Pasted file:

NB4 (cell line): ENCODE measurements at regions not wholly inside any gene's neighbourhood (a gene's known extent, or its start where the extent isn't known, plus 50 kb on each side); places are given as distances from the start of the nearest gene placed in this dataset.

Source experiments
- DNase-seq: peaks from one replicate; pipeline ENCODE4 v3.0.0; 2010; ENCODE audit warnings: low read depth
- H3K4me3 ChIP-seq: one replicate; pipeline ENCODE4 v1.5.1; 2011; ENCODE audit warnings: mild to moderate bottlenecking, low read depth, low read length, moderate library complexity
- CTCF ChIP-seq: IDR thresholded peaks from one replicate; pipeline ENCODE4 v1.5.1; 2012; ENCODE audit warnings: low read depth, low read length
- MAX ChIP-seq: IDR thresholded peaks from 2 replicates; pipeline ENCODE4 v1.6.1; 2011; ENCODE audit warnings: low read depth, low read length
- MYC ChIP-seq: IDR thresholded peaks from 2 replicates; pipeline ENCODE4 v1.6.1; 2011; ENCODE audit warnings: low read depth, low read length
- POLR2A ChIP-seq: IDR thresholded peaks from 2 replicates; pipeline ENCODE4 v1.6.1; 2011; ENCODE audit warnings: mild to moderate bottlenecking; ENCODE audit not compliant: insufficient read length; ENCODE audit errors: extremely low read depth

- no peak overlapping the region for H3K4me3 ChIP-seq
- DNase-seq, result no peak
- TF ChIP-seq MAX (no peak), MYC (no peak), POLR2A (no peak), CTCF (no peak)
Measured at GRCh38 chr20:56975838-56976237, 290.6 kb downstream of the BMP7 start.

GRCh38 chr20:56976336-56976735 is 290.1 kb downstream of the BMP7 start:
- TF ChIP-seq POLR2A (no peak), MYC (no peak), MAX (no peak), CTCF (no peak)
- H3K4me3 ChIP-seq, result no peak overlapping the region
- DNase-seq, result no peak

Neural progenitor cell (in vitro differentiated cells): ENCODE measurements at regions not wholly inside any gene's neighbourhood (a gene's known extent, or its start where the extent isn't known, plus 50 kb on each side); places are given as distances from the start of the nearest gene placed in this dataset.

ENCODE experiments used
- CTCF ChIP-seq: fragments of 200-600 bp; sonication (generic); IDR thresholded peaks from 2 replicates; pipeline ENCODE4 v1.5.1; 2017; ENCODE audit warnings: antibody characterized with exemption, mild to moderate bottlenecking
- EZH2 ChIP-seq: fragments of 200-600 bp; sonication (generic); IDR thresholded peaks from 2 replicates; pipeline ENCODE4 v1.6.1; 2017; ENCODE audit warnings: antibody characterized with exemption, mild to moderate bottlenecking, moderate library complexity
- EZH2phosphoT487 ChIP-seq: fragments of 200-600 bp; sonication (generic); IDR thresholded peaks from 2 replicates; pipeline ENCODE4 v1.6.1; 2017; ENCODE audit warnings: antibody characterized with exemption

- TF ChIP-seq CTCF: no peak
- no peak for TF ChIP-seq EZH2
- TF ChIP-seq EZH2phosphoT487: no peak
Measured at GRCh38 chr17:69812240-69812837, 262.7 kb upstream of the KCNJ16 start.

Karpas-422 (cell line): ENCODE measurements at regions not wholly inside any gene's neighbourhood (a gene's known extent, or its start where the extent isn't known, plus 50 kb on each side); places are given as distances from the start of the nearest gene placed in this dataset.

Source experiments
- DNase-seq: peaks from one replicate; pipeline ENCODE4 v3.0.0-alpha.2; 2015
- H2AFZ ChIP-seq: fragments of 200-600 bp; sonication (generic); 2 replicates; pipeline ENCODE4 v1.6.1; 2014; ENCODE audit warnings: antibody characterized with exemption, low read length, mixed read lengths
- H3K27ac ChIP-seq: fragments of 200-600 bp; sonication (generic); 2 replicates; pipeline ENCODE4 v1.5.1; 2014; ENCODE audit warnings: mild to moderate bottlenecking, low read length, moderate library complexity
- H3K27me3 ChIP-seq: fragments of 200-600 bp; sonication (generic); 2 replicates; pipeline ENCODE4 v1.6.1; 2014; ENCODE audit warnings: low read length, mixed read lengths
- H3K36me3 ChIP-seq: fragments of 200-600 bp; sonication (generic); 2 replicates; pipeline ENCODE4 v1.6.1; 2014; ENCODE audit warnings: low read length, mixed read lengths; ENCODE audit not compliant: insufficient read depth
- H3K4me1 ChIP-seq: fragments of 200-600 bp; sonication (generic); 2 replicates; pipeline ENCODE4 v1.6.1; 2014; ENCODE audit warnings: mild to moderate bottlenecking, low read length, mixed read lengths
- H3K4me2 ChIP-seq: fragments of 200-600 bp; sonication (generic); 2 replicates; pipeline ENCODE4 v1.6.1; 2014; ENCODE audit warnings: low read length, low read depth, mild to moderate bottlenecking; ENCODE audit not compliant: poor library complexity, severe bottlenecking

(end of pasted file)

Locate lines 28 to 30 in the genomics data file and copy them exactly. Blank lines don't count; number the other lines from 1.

- DNase-seq: peaks from one replicate; pipeline ENCODE4 v3.0.0-alpha.2; 2015
- H2AFZ ChIP-seq: fragments of 200-600 bp; sonication (generic); 2 replicates; pipeline ENCODE4 v1.6.1; 2014; ENCODE audit warnings: antibody characterized with exemption, low read length, mixed read lengths
- H3K27ac ChIP-seq: fragments of 200-600 bp; sonication (generic); 2 replicates; pipeline ENCODE4 v1.5.1; 2014; ENCODE audit warnings: mild to moderate bottlenecking, low read length, moderate library complexity